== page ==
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Commentary | 9 April 2015

The Impact of Sanctions on Russian policy

Image of Sergei Guriev

Sergei Guriev |Professor of Economics at Sciences Po, former Rector of the New Economic School in Moscow

Russia Russia-West Relations Sanctions Ukraine Euro-Atlantic Security

I am a Russian citizen; therefore I do not find it appropriate to advise Western governments on the introduction of sanctions against Russia. However, I believe it is important to discuss the impact the sanctions have already had and will have on Russia’s policymaking. My analysis is positive rather than normative. I do not want to write about what should be done. I can only analyze – based on the facts and the trends we have observed – what has happened and what is likely to happen.

I believe that the argument that “sanctions have not worked” is wrong. This argument is not based on a realistic counterfactual. The best way to understand the events of 2014 is to compare the developments in Crimea to those in Eastern Ukraine. As we have recently learned from Mr. Putin himself, the annexation of Crimea started weeks before the so-called referendum (March 16, 2014). The West observed – stunned and speechless – the appearance of unidentified soldiers in Crimea, the capture of the Crimean legislature, Russia’s decision to use troops in Ukraine, the announcement of a referendum and finally the merger of Crimea with Russia on March 18, 2014. All this time, the Russian government reassured itself that there would be no tangible reaction to these events. Serious sanctions followed, however, and Eastern Ukraine’s fate was very different.

Clearly, sanctions have ruled out the Crimean scenario for Eastern Ukraine. Mr. Putin was initially talking about Novorossia, which would include six Ukrainian regions, and on May 11 a referendum on “self-rule” was held in parts of these regions – Donetsk and Luhansk. But, unlike in Crimea, Moscow simply ignored the results. Ever since sanctions were introduced, Russia’s government has been confirming that it recognizes that Donetsk and Luhansk are part of Ukraine. Notably, when “elections” were held in Donetsk and Luhansk in November 2014, Russia said it “respected but did not recognize” them.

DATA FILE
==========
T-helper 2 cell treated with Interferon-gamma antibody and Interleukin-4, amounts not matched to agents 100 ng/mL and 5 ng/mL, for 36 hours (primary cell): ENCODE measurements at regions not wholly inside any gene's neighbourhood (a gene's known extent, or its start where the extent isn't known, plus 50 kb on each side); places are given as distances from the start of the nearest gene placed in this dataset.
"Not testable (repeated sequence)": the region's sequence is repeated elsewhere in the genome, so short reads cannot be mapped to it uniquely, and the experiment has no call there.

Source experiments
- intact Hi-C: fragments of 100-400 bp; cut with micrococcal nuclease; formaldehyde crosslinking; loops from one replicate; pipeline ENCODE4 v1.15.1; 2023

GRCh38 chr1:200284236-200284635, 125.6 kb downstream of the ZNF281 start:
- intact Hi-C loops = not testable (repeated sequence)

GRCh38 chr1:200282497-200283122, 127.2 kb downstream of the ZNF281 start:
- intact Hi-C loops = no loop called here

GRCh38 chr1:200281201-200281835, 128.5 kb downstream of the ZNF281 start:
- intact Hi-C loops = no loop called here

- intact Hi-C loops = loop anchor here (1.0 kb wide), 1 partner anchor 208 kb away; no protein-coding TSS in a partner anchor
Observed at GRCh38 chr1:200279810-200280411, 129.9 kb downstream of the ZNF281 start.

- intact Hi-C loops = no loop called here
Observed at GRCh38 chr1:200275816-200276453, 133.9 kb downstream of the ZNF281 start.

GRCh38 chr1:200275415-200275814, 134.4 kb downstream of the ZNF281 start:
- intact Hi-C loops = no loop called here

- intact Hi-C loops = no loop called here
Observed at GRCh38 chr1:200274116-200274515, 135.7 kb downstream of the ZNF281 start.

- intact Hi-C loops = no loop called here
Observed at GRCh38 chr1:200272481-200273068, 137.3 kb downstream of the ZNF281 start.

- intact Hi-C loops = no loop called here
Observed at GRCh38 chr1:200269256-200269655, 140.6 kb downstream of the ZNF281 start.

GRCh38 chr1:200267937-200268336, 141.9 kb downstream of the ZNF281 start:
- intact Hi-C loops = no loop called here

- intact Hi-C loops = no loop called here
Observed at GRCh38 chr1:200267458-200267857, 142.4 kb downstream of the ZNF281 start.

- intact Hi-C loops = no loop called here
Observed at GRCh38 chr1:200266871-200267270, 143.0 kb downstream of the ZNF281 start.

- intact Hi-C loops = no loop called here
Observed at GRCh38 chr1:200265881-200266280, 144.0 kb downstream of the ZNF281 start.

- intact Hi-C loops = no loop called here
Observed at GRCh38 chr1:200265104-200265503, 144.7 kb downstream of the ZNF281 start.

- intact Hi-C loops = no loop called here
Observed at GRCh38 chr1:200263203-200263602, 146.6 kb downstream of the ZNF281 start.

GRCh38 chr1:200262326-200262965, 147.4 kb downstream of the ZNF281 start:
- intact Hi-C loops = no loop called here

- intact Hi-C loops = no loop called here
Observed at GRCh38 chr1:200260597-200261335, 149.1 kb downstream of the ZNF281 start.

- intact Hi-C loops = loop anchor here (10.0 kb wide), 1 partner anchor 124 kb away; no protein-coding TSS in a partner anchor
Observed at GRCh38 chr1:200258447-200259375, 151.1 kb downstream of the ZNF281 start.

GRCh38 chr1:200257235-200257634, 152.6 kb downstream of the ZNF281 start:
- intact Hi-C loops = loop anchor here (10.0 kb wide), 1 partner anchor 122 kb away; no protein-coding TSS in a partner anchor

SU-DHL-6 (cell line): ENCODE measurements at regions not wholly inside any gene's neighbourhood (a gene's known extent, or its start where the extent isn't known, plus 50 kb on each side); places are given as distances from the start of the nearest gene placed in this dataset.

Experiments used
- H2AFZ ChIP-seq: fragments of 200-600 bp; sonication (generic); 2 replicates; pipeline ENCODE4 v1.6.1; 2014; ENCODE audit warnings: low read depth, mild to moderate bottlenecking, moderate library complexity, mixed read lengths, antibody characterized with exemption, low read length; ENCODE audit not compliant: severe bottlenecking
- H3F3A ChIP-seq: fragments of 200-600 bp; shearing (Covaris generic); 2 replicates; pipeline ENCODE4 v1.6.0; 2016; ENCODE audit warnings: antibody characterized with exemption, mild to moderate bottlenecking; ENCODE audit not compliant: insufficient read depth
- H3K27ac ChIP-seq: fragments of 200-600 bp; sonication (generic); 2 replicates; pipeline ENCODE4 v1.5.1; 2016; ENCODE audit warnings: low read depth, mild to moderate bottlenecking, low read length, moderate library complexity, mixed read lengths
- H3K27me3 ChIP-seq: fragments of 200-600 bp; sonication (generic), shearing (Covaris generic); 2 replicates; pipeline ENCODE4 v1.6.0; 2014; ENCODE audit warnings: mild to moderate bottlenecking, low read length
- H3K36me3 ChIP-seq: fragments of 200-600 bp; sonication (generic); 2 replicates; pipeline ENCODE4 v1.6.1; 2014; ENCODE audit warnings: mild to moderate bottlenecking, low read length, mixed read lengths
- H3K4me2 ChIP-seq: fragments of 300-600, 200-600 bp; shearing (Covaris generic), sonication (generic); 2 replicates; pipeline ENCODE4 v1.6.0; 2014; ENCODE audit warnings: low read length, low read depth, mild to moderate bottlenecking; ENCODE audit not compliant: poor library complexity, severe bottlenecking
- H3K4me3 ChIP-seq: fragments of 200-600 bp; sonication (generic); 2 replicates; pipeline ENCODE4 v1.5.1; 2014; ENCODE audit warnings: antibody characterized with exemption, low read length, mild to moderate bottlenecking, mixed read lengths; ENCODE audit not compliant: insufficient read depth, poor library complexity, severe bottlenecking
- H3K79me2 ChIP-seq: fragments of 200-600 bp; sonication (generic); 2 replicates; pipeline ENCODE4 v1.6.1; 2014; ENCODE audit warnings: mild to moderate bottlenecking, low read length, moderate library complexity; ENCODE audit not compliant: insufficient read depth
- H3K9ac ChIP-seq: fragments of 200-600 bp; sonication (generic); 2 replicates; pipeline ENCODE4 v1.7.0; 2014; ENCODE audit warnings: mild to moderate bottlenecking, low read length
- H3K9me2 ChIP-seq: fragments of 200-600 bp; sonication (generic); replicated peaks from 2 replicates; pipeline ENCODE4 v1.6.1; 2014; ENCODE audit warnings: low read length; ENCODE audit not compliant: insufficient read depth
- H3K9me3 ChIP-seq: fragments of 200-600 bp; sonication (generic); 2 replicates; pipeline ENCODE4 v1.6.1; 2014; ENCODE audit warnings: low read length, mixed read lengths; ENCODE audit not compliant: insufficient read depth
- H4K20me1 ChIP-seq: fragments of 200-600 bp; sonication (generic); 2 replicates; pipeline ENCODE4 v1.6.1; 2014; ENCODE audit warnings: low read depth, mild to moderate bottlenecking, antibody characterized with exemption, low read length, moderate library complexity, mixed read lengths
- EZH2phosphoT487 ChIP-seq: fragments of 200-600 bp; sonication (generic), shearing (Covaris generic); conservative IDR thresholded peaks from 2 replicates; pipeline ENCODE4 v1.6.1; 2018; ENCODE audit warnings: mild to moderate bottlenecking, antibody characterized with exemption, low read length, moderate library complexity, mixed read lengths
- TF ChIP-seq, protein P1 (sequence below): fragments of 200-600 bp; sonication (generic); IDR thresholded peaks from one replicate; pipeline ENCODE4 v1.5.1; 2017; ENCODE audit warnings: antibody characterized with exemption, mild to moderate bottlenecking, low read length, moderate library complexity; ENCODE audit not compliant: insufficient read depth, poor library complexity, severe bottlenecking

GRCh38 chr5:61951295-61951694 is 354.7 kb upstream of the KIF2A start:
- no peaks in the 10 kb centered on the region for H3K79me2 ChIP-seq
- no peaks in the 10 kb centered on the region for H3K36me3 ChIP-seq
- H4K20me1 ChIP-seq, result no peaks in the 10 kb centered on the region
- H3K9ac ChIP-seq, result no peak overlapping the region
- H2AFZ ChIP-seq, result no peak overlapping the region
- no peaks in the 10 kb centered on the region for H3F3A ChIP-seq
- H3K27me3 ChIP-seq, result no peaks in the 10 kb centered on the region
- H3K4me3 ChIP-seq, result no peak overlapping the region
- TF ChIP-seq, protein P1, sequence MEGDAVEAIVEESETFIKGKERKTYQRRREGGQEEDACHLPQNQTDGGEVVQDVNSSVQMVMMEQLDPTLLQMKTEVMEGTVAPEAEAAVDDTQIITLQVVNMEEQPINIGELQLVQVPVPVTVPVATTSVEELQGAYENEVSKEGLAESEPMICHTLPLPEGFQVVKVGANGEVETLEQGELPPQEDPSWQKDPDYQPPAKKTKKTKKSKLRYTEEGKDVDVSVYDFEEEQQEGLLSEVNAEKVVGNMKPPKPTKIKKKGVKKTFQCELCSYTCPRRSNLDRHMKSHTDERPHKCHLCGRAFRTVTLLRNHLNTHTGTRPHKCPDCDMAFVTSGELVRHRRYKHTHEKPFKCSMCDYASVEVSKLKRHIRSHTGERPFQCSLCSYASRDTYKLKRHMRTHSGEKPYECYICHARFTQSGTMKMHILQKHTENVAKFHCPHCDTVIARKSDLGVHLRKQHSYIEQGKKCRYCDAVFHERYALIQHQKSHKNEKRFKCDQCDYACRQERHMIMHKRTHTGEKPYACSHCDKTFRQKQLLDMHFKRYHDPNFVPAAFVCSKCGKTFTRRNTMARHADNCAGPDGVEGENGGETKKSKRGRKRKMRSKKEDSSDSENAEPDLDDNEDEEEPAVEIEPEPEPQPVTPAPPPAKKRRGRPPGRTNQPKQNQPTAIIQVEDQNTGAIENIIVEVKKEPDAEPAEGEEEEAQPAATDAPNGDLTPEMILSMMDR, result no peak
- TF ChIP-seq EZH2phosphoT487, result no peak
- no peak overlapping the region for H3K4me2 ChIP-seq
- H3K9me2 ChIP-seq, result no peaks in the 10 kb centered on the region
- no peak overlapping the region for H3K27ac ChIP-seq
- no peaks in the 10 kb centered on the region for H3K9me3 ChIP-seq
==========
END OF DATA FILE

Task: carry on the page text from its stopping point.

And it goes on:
Another important debate around the sanctions is whether the sanctions should punish the average Russian or those individuals who contribute to the aggression against Ukraine. While the US and EU sanctions target the individuals and companies that are allegedly connected to violating international law and order, it is clear that the Russian regime is successful in redistributing the burden of the sanctions towards other Russian citizens. Everything we know about regimes like the one in Russia suggests that this is inevitable: as long as the regime remains in power, it will continue to protect the economic interest of its friends – at the expense of everybody else. Western countries can do very little about this, but they can and should pursue an active communication strategy explaining the logic and the actual substance of their actions. This message will not be easy to deliver – the regime is already committing substantial resources to propaganda and will continue to do so. It has no choice: the stakes for the leading members of the ruling elite are too high. They can afford neither withdrawing from Ukraine nor stepping down from power. This is why the West should not expect a quick return to the pre-2014 status quo. Yet, if history is of any guide, democracy, market economy and rule of law will eventually prevail.


The opinions articulated above represent the views of the author(s), and do not necessarily reflect the position of the European Leadership Network or any of its members. The ELN’s aim is to encourage debates that will help develop Europe’s capacity to address the pressing foreign, defence, and security challenges of our time.